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What Apple just did to its investors is wrong

Brian Sozzi
Editor-at-Large

Apple execs apparently didn’t get the iMessage that when you are the most highly valued company on the planet that leading by example — in most areas — should be modus operandi.

The tech giant’s stock was pummeled by 6.6% on Friday following a mixed fiscal fourth quarter and so-so holiday quarter sales guidance. But it was the iPhone’s maker’s surprise decision to stop providing quarterly unit sales data for its various tech gadgets that arguably had the bulls more up in arms than the raw three-month performance.

“As demonstrated by our financial performance in recent years, the number of units sold in any 90-day period is not necessarily representative of the underlying strength of our business. Furthermore, a unit of sale is less relevant for us today than it was in the past, given the breadth of our portfolio and the wider sales price dispersion within any given product line,” said Apple chief financial officer Luca Maestri right at the top of a conference call with analysts.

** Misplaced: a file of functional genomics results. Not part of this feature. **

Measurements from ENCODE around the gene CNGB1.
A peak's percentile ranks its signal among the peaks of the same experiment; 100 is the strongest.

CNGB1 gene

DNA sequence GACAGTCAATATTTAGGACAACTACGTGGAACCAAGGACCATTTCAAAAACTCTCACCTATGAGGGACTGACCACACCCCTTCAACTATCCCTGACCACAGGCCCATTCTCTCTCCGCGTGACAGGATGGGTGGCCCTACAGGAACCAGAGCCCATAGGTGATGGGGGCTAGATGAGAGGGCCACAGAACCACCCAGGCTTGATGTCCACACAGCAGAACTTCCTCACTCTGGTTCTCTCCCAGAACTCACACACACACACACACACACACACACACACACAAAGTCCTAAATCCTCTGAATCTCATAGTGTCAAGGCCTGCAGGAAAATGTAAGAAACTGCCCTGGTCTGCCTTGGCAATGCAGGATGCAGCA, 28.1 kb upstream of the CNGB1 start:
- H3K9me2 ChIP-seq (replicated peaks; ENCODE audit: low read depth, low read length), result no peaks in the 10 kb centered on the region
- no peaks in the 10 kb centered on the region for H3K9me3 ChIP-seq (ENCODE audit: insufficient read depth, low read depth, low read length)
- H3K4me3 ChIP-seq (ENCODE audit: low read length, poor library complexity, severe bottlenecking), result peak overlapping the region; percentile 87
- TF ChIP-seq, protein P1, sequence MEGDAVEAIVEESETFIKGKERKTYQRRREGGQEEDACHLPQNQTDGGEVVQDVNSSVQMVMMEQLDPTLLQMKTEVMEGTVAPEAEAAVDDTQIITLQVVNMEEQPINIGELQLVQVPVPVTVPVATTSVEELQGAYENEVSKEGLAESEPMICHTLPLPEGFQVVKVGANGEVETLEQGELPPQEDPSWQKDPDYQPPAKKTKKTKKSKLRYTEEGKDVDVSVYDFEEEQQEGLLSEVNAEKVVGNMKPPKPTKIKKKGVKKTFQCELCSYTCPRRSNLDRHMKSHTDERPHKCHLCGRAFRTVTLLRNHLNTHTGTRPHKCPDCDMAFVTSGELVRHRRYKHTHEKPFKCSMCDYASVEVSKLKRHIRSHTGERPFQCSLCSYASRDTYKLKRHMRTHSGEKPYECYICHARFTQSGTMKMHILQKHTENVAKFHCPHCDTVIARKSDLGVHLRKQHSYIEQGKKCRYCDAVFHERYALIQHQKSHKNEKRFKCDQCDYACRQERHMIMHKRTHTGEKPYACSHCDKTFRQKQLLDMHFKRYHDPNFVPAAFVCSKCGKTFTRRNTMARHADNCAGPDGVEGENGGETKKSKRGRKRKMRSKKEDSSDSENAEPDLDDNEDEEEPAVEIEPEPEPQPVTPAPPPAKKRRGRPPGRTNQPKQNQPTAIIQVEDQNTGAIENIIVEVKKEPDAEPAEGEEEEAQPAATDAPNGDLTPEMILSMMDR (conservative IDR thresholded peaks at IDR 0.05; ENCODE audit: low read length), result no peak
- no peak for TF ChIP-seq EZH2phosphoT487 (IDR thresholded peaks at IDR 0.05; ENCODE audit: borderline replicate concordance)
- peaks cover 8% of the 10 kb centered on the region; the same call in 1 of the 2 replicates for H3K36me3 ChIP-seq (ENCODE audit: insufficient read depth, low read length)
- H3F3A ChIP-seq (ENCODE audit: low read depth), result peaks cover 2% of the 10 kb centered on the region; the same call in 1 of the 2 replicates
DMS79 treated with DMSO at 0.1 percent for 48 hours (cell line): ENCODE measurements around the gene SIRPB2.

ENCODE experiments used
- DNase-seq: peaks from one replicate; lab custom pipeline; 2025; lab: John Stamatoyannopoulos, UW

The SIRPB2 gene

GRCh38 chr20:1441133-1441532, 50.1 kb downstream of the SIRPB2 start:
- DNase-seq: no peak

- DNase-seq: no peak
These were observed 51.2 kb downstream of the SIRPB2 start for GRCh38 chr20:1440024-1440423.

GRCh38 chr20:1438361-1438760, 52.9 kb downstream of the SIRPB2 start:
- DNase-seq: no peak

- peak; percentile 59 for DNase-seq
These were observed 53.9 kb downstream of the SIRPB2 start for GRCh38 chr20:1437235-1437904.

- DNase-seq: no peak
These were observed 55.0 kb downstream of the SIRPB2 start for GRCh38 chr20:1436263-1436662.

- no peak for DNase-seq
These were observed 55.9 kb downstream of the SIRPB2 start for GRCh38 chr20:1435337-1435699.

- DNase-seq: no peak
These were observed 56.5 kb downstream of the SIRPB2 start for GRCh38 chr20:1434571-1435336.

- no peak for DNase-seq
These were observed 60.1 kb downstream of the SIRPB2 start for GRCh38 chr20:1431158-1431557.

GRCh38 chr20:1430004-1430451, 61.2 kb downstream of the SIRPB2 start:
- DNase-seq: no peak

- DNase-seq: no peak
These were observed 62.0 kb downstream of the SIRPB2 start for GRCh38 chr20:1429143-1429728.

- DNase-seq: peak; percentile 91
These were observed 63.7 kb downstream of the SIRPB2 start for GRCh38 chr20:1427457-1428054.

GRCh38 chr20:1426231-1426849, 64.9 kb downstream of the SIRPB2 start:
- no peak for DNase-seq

Likely sensing some unease by the analyst community — which craves numbers to help assist in their financial models that are shipped off to eager clients — Maestri tried to pitch its decision as being in line with practices from competitors.

“As I know you’re aware, by the way, our top competitors in smartphones, in tablets, in computers, do not provide quarterly unit sales information either. But of course we understand that this is something of interest and when we believe that providing qualitative commentary on unit sales offers additional relevant information to investors, we will do so,” Maestri said.

Fair point. Then again Apple is the only company in the world to still be valued at more than $1 trillion in the wake of October’s stock market rout. That extreme confidence people have put into Apple by way of stock ownership should hold it to a higher reporting standard than rivals.

Analysts Disapprove

Obviously Wall Street didn’t take kindly to Apple’s dog and pony show on the conference call. In the Street’s eyes, Apple’s decision was a sign of a future of slowing unit sales across the board.